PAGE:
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CBS Brass Talk NFL Deal, Political Advertising Bonanza, Streaming Growth but Not Viacom

CBS is prepared to “do what is necessary” to hang on to its NFL rights. That was the message sent by CBS acting CEO Joe Ianniello and CBS Sports chief Sean McManus Thursday during CBS’ fourth-quarter earnings call.

Ianniello and McManus both talked up the virtues of having the NFL on broadcast TV, which remains ubiquitous even in a fragmented media landscape. CBS’ deal for its Sunday afternoon package of AFC games runs through 2022, and already there is much speculation in media and Wall Street circles about CBS and other broadcasters vying against digital behemoths in the next round of NFL rights talks.

McManus said he believes the NFL will continue to “strongly value and prioritize the reach of broadcast television” as it considers options for new rights deals. Big-ticket sports and event rights are seen as crucial to the survival of linear TV, which still has an advantage over on-demand streaming platforms in drawing crowds for must-see live broadcasts.

Ianniello noted that the NFL chose a traditional broadcaster last year in the auction for rights to its “Thursday Night Football” package, which went to Fox in a five-year deal. “They could have experimented with that. They could have gone to a streaming platform exclusively,” Ianniello said. “You don’t ever want to cut off your core audience.”

McManus predicted that substantive talks between major networks and the league will not begin until next year as the NFL first has to hammer out what is expected to be a tough new collective bargaining agreement with its players. CBS has had good relations with the league ever since it reacquired football rights in 1998, after being outmaneuvered by Fox in 1993.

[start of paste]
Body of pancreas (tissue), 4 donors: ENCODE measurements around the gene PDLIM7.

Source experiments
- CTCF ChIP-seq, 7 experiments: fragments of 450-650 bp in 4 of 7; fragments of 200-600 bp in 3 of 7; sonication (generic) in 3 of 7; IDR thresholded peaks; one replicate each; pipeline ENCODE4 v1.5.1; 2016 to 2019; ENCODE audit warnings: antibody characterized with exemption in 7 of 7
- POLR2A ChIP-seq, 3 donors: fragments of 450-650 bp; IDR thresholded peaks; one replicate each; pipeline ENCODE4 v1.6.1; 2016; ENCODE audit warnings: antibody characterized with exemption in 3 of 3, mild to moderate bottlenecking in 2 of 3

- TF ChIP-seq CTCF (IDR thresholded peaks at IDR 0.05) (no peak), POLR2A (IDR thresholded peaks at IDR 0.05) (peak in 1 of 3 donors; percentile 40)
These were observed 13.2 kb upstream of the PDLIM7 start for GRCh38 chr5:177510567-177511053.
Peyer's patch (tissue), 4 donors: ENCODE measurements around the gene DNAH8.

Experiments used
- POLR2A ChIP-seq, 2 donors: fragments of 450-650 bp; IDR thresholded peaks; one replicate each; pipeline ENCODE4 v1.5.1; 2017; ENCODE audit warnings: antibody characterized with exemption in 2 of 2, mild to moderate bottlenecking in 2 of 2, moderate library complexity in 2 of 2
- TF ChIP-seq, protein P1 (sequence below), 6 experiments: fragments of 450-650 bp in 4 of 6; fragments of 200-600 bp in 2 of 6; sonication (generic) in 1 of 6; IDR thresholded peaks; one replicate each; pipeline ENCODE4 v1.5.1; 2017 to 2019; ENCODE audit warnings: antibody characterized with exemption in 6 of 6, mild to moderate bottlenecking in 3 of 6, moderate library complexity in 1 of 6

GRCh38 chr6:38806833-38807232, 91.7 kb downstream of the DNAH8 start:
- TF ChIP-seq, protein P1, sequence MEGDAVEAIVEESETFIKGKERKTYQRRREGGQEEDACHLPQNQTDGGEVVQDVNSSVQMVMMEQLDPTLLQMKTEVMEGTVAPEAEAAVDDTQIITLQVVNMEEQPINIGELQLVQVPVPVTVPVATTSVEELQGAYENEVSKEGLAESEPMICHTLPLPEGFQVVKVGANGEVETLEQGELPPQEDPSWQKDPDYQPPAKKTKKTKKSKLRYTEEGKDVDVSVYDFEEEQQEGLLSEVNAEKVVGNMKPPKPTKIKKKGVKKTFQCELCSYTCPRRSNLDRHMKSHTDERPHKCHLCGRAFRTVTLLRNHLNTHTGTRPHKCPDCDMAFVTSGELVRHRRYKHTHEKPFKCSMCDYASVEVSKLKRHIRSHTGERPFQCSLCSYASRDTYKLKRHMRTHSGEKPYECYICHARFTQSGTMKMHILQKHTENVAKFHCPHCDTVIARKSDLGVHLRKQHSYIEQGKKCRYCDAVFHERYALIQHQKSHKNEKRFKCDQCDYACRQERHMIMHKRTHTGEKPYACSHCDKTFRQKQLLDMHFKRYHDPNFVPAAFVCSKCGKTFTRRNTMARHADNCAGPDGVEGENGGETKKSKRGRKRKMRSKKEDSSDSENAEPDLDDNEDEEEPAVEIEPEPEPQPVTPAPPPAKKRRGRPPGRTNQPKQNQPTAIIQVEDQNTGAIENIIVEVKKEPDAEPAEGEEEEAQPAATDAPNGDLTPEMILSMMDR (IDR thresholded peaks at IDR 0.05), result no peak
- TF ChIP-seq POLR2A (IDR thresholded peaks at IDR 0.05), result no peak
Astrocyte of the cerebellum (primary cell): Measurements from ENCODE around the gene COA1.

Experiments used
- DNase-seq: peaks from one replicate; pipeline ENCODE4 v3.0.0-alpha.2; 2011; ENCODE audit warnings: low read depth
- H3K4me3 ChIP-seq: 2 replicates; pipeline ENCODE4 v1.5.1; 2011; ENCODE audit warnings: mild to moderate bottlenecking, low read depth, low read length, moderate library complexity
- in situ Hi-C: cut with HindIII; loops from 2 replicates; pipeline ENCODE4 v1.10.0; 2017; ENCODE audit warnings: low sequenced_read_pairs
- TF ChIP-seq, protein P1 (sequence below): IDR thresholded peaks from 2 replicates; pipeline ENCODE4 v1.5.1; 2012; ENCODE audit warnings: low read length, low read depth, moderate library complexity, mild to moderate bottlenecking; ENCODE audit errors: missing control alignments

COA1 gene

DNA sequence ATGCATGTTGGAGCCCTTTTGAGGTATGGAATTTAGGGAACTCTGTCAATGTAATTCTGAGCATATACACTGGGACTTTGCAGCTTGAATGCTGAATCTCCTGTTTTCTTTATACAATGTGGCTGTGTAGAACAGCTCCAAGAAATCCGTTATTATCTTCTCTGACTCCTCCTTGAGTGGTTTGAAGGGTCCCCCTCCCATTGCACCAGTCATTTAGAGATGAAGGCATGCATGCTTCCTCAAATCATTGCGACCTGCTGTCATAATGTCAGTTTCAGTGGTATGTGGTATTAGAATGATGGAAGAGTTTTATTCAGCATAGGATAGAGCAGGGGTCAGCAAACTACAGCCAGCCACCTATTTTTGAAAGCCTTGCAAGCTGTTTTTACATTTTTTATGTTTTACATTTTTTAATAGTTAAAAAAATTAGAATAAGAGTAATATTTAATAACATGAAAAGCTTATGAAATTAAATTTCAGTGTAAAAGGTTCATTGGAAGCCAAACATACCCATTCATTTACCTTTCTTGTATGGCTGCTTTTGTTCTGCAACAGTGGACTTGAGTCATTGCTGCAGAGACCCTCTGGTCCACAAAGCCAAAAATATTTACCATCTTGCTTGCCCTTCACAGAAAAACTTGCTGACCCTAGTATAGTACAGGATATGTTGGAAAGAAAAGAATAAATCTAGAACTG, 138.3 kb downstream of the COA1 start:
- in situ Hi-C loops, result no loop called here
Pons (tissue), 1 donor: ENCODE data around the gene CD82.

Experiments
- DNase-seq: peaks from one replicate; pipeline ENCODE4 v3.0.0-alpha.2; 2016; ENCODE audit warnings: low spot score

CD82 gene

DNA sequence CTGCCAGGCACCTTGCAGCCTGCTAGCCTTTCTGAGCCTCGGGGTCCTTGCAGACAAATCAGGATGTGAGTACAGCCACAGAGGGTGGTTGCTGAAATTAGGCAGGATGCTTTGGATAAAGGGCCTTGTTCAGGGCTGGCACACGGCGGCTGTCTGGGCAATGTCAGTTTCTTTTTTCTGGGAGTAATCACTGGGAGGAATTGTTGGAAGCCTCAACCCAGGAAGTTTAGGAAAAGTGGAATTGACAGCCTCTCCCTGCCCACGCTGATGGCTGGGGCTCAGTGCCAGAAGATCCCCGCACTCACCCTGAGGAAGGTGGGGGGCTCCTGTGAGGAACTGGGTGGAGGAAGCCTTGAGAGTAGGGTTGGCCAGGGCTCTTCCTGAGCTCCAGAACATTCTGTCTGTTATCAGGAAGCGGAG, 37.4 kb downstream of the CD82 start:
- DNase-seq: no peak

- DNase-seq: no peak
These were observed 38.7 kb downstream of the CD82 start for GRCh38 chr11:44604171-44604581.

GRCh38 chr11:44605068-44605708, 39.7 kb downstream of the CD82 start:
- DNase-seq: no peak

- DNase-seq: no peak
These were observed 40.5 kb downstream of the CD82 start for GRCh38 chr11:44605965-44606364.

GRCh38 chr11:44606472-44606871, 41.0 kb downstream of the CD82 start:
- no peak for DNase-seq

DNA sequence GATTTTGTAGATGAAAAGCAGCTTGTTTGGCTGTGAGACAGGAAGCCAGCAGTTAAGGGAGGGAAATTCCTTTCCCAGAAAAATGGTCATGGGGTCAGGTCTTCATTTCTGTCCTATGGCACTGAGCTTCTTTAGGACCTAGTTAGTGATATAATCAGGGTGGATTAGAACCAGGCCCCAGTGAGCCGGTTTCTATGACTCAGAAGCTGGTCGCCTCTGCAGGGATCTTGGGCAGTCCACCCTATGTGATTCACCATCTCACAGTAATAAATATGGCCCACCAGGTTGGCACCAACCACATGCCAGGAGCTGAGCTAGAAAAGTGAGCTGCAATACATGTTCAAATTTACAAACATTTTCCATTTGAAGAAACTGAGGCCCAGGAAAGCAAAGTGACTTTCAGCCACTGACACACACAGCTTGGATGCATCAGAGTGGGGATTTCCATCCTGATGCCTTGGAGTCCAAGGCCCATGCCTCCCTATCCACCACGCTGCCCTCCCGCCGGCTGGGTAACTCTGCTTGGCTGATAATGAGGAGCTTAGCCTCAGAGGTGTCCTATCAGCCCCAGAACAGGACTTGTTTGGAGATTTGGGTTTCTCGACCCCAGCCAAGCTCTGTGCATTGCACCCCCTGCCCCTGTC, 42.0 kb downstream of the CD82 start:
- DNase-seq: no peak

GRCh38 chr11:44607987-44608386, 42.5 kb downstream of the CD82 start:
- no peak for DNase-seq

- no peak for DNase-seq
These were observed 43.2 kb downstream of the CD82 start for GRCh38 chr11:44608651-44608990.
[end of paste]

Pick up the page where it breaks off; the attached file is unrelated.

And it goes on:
“We’ve been successful three times in renewing our (NFL) rights and I would expect to do so again,” Ianniello said. CBS will “do what is necessary to make sure the NFL stays on CBS.”

Ianniello emphasized the growth in CBS’ direct-to-consumer platforms — CBS All Access and the standalone Showtime app — that has paced ahead of projections the company made in 2016. Together, CBS All Access and Showtime have surpassed 8 million subscribers, a benchmark that CBS originally projected it would hit in 2020. Ianniello said the company’s new growth target is for both to have 25 million by 2022.

“Our direct-to-consumer services are our future,” Ianniello said. He noted that CBS is ahead of the curve compared to competitors including Disney, WarnerMedia and NBCUniversal, which are just entering the streaming platform business. CBS is already “hitting our stride and poised to take significant leaps head,” Ianniello said.

CBS All Access is growing its roster of original series in part because subscribers are pushing for more content. There’s a chance that some of All Access’ original series could have a second-window run on the mothership CBS, which would help the company amortize production costs. “We’re discussing it as we speak,” he said, calling it “an efficient use of the IP or franchise.”

CBS’ fourth quarter earnings were buoyed by a windfall of political advertising dollars in local markets — more than $100 million, per CBS chief financial officer Christina Spade. “Political infighting is good for CBS,” she joked.

CBS is looking at achieving $100 million in operational savings by streamlining some operations and administrative functions at various divisions. Some of that could involve staff reductions although the focus is on reallocating resources to better position the company for new growth.

Ianniello was pressed on the big-picture question that has been hanging over CBS for some time — namely, whether it will soon be recombined with Viacom. Both companies share a controlling shareholder in Shari Redstone’s National Amusements, which has advocated for a merger in the past. Ianniello would not comment on something that he said would be the purview of CBS’ board of directors.

“The management team is focused on operating the company,” he said. “At a company that is over 90 years old, to be able to give guidance of multi-year revenue growth at a rate that is faster than the last three years is pretty impressive.”

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